Our plans at present are to sell up here, bank the money, put everything in store with a removal firm...(except my bikes and trailer which I will come back for)....expensive but necessary, because I need to move a small bike workshop as well as all the usual house stuff....and then find somewhere to rent long term, up to five or six months while we find and buy a property.

The area we are looking at is roughly a 20 mile radius around Domme...depending on how easy it is to sell up here, I may be renting from next June onwards and my main concern at the moment is finding somewhere to rent....we also have two pug dogs, very small the size of large rabbits to consider.

Bikes...first bike a sports moped in 1974 a Gilera RS50 sports, I thought it was the bees knees, followed by a Suzuki T250J Hustler, several CB450 Hondas, 4 speed and 5 speed, early GL1000 Gold wings, no less than seven GT750 Suzukis..(still have one of those) Z900s, GS1000s, XS1100s, two RE5 rotaries (not quite as bad as their reputation suggests) moving on to more modern stuff in the shape of a (1989) ZX10 and a ZZR1100 and literally countless others.

I had a bit of an advantage in that I started working at 16 for my friend who had started up his used bike business and of course I had access to an endless supply, I could change bikes like other people changed clothes, owning anything up to half a dozen at a time....drove my parents mad. I left the bike business in 1977 and joined the Met, my younger brother joined the bike shop in my place and still deals in them.

I'v grown up a little bit, reduced my fleet to two, a BMW R1100R, an early one, 1995 which my brother found, eight years old with 5,000 miles on it, living in a heated garage in Oxfordshire. The owner had bought it used from the local BMW dealer managed 49 miles and been taken seriously ill and it stayed in his garage for the next five years...I bought it and after a new fuel pump and sender unit (gummed up by stale fuel) it runs like a swiss watch.

The other bike is a 1978 Suzuki GT750B, water cooled two stroke triple, one of the last 100 GT750s made. I bought this one in 1989, again through my brother, he was offered it, went to look at it and made a derisory offer of £40 which was rejected. The problem with this bike is that the guy had owned it from new, he had used it for about 18 months, it had fallen over on both sides, he put it in his garage where a tin of paint fell onto the tank and then left it outside for eight years. His dog used it as a pissing post until the centre stand rusted through and collapsed and it fell over....that was the state it was in. The reason I went to look at it was that it was a one owner bike and he had only managed 3,000 miles in all that time. When I looked at it it still had the original tyres, very important to an anorak, and confirmed the mileage of course, the seat had survived unscathed and the engine turned over and felt fine...£80 got it. I took it home filled it with fuel and a new battery and it ran like it had just left the factory. long story short...it saw a bit of use and I filched nice parts from every GT750 that came through the shop..until they dried up and collected NOS bits as and when they surfaced. Five years ago I restored it properly and it now looks gorgeous, can't see me ever getting rid of it, although by comparison to anything modern it's a complete nail to ride.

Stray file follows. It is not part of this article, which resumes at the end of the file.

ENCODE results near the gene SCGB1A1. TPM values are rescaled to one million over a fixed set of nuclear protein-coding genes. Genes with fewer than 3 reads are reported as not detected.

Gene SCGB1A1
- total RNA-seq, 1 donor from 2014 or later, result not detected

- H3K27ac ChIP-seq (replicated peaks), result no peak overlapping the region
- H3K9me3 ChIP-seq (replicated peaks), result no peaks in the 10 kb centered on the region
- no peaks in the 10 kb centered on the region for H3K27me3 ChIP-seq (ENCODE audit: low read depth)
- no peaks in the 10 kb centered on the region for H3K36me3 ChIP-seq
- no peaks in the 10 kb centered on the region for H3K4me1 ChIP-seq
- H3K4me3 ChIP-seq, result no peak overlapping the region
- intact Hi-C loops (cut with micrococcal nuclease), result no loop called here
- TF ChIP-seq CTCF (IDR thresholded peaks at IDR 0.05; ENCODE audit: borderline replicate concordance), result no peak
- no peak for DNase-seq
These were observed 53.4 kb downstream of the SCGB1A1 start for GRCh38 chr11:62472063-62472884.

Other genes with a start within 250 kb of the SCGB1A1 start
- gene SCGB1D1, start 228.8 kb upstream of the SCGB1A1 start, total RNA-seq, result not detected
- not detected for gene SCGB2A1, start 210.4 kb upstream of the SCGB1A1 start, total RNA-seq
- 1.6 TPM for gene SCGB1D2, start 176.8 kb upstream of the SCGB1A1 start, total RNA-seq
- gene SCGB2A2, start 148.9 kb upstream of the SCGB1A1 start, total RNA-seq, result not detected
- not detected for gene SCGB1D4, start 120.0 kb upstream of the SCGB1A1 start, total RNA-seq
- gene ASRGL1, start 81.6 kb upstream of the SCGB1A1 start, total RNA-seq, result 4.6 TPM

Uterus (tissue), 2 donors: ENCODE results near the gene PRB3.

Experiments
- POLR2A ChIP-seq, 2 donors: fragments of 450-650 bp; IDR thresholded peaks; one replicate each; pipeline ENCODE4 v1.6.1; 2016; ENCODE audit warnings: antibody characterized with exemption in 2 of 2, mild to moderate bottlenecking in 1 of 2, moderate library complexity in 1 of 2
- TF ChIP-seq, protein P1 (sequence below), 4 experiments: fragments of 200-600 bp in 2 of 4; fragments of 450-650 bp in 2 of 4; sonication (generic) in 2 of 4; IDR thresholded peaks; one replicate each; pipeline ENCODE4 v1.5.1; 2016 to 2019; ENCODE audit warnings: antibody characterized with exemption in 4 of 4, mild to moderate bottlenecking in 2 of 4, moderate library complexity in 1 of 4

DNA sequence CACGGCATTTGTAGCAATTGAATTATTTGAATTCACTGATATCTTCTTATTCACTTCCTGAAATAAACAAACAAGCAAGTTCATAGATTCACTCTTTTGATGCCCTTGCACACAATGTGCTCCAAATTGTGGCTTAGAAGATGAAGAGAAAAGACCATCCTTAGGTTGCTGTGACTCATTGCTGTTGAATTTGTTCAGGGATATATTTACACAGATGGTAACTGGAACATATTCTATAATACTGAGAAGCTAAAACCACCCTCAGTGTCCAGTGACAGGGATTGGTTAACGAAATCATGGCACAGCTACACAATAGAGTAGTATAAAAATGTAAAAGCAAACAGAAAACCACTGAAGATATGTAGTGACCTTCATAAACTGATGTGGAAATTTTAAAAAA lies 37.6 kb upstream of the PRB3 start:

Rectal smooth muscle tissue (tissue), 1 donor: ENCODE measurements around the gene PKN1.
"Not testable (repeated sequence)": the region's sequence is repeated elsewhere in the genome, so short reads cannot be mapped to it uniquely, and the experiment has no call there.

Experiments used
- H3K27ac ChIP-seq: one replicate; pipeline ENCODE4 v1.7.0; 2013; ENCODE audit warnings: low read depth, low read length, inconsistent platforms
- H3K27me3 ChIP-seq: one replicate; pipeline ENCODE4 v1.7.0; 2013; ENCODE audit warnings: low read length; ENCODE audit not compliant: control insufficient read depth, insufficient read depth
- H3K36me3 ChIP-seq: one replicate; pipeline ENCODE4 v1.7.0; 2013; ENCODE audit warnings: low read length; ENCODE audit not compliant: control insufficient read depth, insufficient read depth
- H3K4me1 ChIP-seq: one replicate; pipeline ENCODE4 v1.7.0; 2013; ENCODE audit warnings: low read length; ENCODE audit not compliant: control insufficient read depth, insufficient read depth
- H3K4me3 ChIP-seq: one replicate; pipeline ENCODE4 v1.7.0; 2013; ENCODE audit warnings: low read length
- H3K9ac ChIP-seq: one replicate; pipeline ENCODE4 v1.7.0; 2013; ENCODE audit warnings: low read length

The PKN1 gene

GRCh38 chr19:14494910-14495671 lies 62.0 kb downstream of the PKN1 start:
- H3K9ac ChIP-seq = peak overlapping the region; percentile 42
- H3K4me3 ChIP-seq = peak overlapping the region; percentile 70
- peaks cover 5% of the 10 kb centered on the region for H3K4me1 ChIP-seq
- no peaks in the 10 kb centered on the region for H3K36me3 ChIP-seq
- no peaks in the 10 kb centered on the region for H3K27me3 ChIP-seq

I'm quite keen to know if there is much of a bike culture down there, see lots of them on holidays of course but that's not quite the same thing as out of season.

I'm really glad to hear you love it there because it's a big move for us, we have always lived in the same area near friends and family and it's only natural to be nervous about major change.

If you happen to know anyone with a rental property in the right area I would be interested to know, only problem being that until (if) we have a date for completion I don't know exactly when we will be coming. All I know for sure is that it will not be before the end of May at the earliest.

If I can attach a bike pic or two I will. I'm a complete ignoramus with this blogging thing... first attempt, how do you get in touch with someone via e mail or is that not the done thing?

Mick and Linda Taylor.

 
At 8:18 pm, Blogger madman said...

Hi Mick. If you would like to give me your email address I'll help all that I can. Don't put it here for all to see, send me it on bikesindordogne@yahoo.co.uk and I'll reply.
Bob